There are two schools of thought on preventing ­debris from being flushed into the anti-lock braking and master cylinder assemblies when the piston is seated in the calliper bore. The first “school” opens the bleeder screw to relieve pressure as the calliper piston is seated. The second “school” clamps the brake hose closed with a pair of hose-clamping pliers to prevent debris from back-flushing into the master cylinder. The first-school method is the most commonly accepted because there’s less chance of inadvertently damaging the hose.

  • Caliber Disassembly

Seized calliper pistons can be difficult and dangerous to remove, so be cautious. Perhaps the safest method is to bottom the piston with a common C-clamp to push out excess fluid, and then ease the piston from the bore by gently applying air pressure to the brake hose port while backing out the C-clamp screw.

When the piston is ready to exit the bore, cover the calliper assembly with a shop towel to prevent the brake fluid from spattering. If the piston is so badly seized that it doesn’t respond to controlled air pressure, the calliper should be replaced.

Because the piston surface seals the brake calliper, the piston should be in like-new condition. If the piston is pitted or scored, it should be replaced.

Replacing the boot often requires a dedicated tool to press the boot into the calliper bore. In many cases, a seal driving tool or an old bearing race can be used to press the boot into the bore without damaging the boot.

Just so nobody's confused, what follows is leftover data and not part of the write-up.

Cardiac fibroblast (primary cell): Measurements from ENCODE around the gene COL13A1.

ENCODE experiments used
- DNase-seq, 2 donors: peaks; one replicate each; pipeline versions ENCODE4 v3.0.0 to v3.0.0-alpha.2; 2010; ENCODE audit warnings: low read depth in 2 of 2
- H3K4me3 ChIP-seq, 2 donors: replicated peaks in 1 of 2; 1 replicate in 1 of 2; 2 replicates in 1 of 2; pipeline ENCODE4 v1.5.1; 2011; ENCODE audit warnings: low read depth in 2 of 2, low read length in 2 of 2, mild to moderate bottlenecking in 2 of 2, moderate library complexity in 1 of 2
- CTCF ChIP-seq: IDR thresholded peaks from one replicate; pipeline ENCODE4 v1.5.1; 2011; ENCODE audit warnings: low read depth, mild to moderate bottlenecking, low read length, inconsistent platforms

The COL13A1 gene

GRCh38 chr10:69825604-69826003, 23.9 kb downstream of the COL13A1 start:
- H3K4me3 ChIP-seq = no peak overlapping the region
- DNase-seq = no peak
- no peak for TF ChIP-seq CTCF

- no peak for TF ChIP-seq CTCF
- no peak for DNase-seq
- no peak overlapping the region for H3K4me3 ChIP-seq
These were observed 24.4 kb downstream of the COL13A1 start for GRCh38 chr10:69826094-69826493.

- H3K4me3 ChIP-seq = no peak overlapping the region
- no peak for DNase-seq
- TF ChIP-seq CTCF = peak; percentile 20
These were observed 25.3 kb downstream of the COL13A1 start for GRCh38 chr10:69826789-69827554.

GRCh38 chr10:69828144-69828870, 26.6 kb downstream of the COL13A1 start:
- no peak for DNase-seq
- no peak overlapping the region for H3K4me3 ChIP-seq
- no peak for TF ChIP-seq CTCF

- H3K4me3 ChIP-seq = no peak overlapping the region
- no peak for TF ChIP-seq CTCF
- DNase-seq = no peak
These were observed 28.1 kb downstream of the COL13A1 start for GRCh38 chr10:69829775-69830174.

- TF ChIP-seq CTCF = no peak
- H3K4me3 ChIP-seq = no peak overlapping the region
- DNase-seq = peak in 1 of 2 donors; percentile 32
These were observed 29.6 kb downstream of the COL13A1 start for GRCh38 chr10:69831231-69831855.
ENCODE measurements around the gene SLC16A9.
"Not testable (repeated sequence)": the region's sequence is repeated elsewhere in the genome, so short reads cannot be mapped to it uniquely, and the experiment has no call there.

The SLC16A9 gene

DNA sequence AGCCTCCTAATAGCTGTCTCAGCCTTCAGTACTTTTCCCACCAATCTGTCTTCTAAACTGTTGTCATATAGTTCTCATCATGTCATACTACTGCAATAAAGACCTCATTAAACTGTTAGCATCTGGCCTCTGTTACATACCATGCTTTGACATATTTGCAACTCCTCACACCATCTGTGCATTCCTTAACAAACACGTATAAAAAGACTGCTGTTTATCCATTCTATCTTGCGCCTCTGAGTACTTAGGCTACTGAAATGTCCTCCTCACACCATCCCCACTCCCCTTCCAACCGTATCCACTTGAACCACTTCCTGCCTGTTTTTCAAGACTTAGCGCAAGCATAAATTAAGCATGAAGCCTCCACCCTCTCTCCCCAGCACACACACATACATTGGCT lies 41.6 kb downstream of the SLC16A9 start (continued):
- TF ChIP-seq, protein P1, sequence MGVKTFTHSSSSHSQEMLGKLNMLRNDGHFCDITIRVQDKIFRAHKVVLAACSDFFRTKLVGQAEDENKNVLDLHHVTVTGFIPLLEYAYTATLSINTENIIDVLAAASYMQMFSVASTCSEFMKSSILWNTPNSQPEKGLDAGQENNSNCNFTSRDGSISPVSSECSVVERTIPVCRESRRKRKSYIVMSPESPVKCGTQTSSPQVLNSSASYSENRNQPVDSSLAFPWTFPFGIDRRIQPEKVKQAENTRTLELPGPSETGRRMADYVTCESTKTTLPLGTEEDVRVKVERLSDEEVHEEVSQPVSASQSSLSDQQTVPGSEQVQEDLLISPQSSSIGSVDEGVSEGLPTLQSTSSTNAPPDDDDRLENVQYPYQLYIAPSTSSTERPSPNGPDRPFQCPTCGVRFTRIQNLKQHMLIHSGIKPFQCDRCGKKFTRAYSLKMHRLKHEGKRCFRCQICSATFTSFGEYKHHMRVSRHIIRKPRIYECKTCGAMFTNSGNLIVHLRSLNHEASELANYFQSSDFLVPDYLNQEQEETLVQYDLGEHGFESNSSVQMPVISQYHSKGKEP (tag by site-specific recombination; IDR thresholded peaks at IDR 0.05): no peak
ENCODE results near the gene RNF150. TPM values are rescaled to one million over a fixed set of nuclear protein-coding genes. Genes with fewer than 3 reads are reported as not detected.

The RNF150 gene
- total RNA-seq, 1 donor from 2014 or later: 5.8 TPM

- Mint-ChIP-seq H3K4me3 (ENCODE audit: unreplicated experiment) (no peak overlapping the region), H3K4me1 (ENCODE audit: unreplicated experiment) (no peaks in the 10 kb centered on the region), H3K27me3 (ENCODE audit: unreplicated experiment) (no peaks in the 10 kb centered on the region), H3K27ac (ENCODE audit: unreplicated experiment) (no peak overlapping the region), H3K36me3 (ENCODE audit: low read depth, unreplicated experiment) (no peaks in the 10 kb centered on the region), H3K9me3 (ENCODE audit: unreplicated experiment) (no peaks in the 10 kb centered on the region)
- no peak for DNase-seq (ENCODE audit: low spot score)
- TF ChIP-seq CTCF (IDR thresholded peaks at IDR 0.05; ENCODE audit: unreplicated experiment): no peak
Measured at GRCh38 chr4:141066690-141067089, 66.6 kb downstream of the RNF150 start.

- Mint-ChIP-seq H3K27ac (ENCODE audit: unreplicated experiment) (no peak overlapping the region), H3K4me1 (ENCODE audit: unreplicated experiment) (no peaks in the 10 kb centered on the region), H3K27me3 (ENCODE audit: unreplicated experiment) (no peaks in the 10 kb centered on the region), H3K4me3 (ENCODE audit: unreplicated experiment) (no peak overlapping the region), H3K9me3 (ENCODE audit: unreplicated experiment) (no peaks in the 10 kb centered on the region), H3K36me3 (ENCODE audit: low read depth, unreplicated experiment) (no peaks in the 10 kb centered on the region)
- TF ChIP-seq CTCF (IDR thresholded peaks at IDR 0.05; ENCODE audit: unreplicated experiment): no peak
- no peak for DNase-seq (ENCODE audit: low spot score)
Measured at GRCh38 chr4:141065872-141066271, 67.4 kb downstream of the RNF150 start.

The most common method for installing the piston into the boot is to hold the piston in place with a piston seating tool while inflating the boot with compressed air. This method works well on small-bore callipers. Boot expansion tools must generally be used on large-bore callipers with shallow-boot designs.

The piston must be perfectly square with the bore before it will pass through the flat-cut O-ring in the calliper bore. The simplest method is to use a square bar to gently rock the piston from side-to-side until it drops into the calliper bore. A wooden 2×4 plank works well on larger bore calliper pistons.

Once the piston is installed, carefully remove the calliper guide pins and lubricate them with synthetic calliper grease or the OEM-recommended lubricant. When installing the calliper bracket bolts, apply thread-locking compound, if required. In other cases, lightly oil the bolts and torque them to specification. Always install new calliper hardware on the calliper bracket to prevent pad rattle and dampen pad squeal.

A correctly serviced calliper should slide smoothly on its guide pins or guide surfaces, and should allow the rotor to turn freely when brake pedal pressure is released. If the calliper won’t release, the interior rubber of the brake hose might be peeling and blocking the return of fluid to the master cylinder reservoir. In other cases, the master cylinder push rod or brake pedal height might be incorrectly adjusted, which prevents the master cylinder from releasing the fluid pressure from within the calliper.